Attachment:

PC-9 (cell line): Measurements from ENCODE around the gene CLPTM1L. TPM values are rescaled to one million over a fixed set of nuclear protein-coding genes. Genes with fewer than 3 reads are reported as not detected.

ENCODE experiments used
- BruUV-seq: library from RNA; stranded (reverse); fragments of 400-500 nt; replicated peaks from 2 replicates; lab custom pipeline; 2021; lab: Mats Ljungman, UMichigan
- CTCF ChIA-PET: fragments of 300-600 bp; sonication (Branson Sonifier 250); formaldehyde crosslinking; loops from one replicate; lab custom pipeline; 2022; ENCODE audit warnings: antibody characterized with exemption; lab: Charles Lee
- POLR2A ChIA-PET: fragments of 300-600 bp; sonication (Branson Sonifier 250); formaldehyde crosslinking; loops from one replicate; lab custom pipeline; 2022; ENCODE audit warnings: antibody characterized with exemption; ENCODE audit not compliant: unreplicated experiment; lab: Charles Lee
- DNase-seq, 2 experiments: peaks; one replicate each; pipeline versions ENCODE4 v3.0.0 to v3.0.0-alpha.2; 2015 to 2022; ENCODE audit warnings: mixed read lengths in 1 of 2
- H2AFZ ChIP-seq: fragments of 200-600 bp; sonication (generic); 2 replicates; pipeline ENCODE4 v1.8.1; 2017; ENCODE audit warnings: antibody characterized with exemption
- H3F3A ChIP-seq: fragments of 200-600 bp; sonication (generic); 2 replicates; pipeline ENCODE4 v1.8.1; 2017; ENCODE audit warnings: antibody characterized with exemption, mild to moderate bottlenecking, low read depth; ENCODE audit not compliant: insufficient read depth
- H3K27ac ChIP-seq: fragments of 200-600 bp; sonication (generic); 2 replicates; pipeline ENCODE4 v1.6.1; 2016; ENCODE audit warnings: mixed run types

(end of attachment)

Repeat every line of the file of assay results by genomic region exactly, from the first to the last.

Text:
PC-9 (cell line): Measurements from ENCODE around the gene CLPTM1L. TPM values are rescaled to one million over a fixed set of nuclear protein-coding genes. Genes with fewer than 3 reads are reported as not detected.

ENCODE experiments used
- BruUV-seq: library from RNA; stranded (reverse); fragments of 400-500 nt; replicated peaks from 2 replicates; lab custom pipeline; 2021; lab: Mats Ljungman, UMichigan
- CTCF ChIA-PET: fragments of 300-600 bp; sonication (Branson Sonifier 250); formaldehyde crosslinking; loops from one replicate; lab custom pipeline; 2022; ENCODE audit warnings: antibody characterized with exemption; lab: Charles Lee
- POLR2A ChIA-PET: fragments of 300-600 bp; sonication (Branson Sonifier 250); formaldehyde crosslinking; loops from one replicate; lab custom pipeline; 2022; ENCODE audit warnings: antibody characterized with exemption; ENCODE audit not compliant: unreplicated experiment; lab: Charles Lee
- DNase-seq, 2 experiments: peaks; one replicate each; pipeline versions ENCODE4 v3.0.0 to v3.0.0-alpha.2; 2015 to 2022; ENCODE audit warnings: mixed read lengths in 1 of 2
- H2AFZ ChIP-seq: fragments of 200-600 bp; sonication (generic); 2 replicates; pipeline ENCODE4 v1.8.1; 2017; ENCODE audit warnings: antibody characterized with exemption
- H3F3A ChIP-seq: fragments of 200-600 bp; sonication (generic); 2 replicates; pipeline ENCODE4 v1.8.1; 2017; ENCODE audit warnings: antibody characterized with exemption, mild to moderate bottlenecking, low read depth; ENCODE audit not compliant: insufficient read depth
- H3K27ac ChIP-seq: fragments of 200-600 bp; sonication (generic); 2 replicates; pipeline ENCODE4 v1.6.1; 2016; ENCODE audit warnings: mixed run types